Save the Children Canada

Save the Children Canada

February 13, 2013 16:25 ET

Thousands of Displaced Children in Mali Face Food Shortages, Warns Save the Children

TORONTO, ONTARIO--(Marketwire - Feb. 13, 2013) - Thousands of children displaced by the conflict in Mali face food shortages, warns Save the Children. These children were already suffering from the devastating food crisis even before being displaced, and require urgent humanitarian aid as their families cannot afford to buy enough food.

The children's aid agency estimates that 203,500 children fled their homes in the northern regions of Gao, Timbuktu and Kidal since the outset of the conflict over a year ago. Just over half of them have been displaced within the country, while the rest have sought refuge in neighbouring countries.

"Thousands of children have had to flee their homes in terror after suffering months of extreme hunger and are now at risk," said Tom McCormack, Save the Children's Country Director in Mali. "Children are still going hungry, with many cutting down on meals and some reduced to eating only rice. They need urgent help."

Displaced families have told Save the Children staff about their daily struggle to get by:

  • "Food is a problem. We don't have money so we don't have food. I only eat rice and gruel and am hungry," Amada, 13-year-old boy [Koutiala].

  • "The children tell me all the time they're still hungry. We only have rice to eat, we can't afford vegetables, we urgently need food," Zeinabou, 44, mother of seven children [Sikasso].

  • "It was really hard in Niger, especially because of the hunger. I was eating rice, only rice. It was expensive, and there wasn't enough money to buy anything more," Maimouna, 15-year-old-girl [former refugee in Niger, recently displaced to Koutiala].

As the conflict begins to abate in some parts of the north, tens of thousands of displaced families are now faced with the difficult decision of whether to return home. But without assistance, Save the Children says that they face the prospect of returning completely destitute, many to houses and shops that have been destroyed and pillaged during the fighting.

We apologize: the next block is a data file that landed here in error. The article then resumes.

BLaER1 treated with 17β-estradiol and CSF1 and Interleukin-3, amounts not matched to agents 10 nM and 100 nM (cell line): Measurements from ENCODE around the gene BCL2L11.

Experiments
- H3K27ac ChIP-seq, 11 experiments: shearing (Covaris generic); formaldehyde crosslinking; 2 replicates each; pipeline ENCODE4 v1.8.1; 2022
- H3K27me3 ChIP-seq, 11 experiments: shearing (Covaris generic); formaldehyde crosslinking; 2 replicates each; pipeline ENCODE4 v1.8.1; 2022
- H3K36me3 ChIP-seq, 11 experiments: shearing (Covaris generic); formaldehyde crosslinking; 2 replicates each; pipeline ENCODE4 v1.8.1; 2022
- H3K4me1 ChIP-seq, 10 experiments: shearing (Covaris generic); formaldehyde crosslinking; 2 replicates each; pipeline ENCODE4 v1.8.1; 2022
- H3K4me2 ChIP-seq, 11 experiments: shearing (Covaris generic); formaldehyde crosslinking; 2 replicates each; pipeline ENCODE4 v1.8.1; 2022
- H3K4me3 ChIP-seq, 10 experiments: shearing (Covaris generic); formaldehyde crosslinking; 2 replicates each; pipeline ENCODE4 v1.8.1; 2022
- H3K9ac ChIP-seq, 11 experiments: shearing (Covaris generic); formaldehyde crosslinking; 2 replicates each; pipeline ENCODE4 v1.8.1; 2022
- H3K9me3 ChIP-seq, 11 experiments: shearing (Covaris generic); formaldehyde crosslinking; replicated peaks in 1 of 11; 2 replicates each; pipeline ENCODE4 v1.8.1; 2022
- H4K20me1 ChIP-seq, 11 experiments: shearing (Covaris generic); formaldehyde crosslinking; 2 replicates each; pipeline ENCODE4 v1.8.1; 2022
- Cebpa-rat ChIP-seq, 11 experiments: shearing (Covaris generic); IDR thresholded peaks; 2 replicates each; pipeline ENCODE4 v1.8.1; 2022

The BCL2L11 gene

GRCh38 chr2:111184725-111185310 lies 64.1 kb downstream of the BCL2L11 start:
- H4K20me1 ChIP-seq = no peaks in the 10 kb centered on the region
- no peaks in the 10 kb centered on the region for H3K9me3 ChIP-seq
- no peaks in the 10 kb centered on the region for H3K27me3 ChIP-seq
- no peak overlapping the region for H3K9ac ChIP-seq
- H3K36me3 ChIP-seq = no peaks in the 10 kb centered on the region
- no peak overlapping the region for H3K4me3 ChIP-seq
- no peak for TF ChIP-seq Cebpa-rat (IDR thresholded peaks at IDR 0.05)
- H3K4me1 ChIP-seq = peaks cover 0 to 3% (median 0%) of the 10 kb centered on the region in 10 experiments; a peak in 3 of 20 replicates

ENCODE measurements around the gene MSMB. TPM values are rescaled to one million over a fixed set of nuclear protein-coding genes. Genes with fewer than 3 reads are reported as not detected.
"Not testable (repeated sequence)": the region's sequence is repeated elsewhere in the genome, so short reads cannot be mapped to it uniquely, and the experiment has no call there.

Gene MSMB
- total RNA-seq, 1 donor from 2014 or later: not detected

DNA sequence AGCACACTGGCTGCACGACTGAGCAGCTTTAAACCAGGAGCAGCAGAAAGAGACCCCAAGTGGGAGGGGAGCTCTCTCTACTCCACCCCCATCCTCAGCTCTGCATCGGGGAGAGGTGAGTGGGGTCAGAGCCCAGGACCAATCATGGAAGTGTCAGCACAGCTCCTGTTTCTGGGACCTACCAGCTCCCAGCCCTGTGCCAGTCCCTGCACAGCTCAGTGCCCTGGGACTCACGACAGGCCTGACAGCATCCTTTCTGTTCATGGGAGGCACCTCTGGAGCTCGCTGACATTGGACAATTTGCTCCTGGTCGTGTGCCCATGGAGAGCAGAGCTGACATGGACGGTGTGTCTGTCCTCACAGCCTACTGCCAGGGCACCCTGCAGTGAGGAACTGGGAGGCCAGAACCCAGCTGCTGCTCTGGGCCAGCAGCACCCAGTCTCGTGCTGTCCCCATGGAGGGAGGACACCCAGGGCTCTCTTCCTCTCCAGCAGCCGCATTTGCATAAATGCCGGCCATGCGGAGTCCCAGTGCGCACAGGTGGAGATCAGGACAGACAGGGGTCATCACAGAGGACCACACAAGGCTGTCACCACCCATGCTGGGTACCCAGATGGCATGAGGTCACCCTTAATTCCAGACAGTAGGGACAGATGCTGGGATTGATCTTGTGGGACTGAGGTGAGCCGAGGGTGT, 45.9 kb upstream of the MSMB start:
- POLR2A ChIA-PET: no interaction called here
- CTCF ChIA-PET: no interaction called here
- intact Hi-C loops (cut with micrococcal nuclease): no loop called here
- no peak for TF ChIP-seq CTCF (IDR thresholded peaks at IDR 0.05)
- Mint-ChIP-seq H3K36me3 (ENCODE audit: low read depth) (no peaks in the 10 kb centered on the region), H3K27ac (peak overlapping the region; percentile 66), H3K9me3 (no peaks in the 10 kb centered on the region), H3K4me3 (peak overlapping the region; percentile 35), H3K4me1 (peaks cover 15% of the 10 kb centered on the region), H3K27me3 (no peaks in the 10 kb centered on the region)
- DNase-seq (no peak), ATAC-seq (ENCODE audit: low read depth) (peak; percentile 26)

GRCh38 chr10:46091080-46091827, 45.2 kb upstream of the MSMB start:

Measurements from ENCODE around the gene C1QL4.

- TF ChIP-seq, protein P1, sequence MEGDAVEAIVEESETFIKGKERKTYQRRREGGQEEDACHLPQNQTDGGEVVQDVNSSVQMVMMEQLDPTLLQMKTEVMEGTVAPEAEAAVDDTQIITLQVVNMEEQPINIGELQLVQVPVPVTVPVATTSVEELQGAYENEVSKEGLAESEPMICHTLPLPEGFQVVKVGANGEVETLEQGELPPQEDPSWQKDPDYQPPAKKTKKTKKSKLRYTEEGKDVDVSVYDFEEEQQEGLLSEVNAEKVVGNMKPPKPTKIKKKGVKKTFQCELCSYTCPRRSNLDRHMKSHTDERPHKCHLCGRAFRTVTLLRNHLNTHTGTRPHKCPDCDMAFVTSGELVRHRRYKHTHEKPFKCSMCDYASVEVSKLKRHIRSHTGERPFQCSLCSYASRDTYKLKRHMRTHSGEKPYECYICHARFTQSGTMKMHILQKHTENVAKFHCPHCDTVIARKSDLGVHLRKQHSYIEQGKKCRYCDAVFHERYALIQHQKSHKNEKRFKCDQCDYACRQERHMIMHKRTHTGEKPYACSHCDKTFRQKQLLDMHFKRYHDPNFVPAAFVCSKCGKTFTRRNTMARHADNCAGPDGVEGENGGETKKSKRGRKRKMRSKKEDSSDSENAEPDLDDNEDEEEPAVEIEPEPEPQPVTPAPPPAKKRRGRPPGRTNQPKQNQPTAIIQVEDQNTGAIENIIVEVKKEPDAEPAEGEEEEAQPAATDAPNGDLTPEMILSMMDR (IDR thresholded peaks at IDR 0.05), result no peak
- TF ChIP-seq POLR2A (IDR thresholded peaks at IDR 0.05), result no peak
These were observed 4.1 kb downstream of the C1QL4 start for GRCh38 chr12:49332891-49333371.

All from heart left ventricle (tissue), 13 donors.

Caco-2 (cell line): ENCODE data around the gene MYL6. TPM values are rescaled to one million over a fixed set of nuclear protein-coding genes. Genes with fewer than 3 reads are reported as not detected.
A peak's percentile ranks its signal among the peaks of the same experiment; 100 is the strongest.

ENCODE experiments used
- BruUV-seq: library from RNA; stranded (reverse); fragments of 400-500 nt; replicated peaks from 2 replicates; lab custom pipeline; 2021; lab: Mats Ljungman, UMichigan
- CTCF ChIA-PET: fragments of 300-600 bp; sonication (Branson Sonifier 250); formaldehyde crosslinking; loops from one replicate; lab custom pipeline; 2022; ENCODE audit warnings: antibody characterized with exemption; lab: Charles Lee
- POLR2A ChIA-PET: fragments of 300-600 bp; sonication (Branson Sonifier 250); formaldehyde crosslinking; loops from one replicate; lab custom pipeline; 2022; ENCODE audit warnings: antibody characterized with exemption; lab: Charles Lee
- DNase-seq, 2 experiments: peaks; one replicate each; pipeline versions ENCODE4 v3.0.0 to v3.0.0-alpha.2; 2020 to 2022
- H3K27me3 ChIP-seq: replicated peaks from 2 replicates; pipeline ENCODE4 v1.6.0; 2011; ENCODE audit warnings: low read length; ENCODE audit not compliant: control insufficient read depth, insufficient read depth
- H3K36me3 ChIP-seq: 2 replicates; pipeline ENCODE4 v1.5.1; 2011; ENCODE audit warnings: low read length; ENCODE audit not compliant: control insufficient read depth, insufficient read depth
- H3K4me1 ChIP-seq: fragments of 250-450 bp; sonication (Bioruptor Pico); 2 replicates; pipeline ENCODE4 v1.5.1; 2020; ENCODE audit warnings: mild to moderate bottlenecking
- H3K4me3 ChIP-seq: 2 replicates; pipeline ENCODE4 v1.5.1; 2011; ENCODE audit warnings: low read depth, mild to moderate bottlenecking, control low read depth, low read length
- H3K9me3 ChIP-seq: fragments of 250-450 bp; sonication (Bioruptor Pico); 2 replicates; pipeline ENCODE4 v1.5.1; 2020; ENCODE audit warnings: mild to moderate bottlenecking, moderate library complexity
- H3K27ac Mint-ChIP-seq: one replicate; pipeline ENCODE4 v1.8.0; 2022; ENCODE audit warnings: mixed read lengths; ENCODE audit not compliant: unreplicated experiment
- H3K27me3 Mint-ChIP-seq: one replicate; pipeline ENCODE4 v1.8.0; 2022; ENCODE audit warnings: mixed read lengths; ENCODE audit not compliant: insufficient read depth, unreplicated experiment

Many will be forced to rebuild and replace what was stolen or damaged with no income or savings to do so. Making matters worse, the northern region is still affected by the food crisis which is affecting hundreds of thousands of children.

"While fighting dies down in some areas, the situation is far from stabilized and many families will remain displaced for weeks or even months to come. Those who do return home will face extreme difficulties in rebuilding their lives, and for all those affected by both the food crisis and the conflict, it is clear the road to recovery will be a long one," said Mr McCormack. "We need to remember that even before the recent conflict or food crisis Mali was already one of the poorest countries in the world."

Operating in Mali for 25 years, Save the Children is now working to expand its existing protection, livelihoods and nutrition programs to meet the needs of displaced children who have arrived in Mopti, south of Gao and Kidal, as well as southern areas of the country such as Sikasso.

Note to editors:

Latest UN figures estimate that there are 241,448 people displaced within Mali and 166,425 who have fled across the border, totalling 407,873 displaced.

Save the Children estimates there are 108,652 internally displaced children and 94,862 refugee children, totalling 203,514 displaced children. This is based on UNHCR's percentage of children among those who have fled to neighbouring countries (57%), and IOM's percentage of children among the newly internally displaced population between January 12 and 31 (45% are estimated to be children).

Children are estimated to make up 53.78% of the total population of Mali (extrapolated from UNICEF data). The UN estimates that one million people are affected by the food crisis in the north of the country, of which 537,800 (53.78%) are children.

Save the Children is present in Mopti and Segou - areas now hosting thousands of displaced people. In Mopti alone the WFP estimates 70% of families are now struggling to provide for themselves. Save the Children is also responding to the crisis in Gao, where rapid increases in food prices between 25 to 50% left many families unable to buy food last year.

About Save the Children

Save the Children is the world's leading independent organisation for children, delivering programmes and improving children's lives in more than 120 countries worldwide. Working toward a world in which every child attains the right to survival, protection, development and participation, Save the Children's mission is to inspire breakthroughs in the way the world treats children and to achieve immediate and lasting change in their lives.

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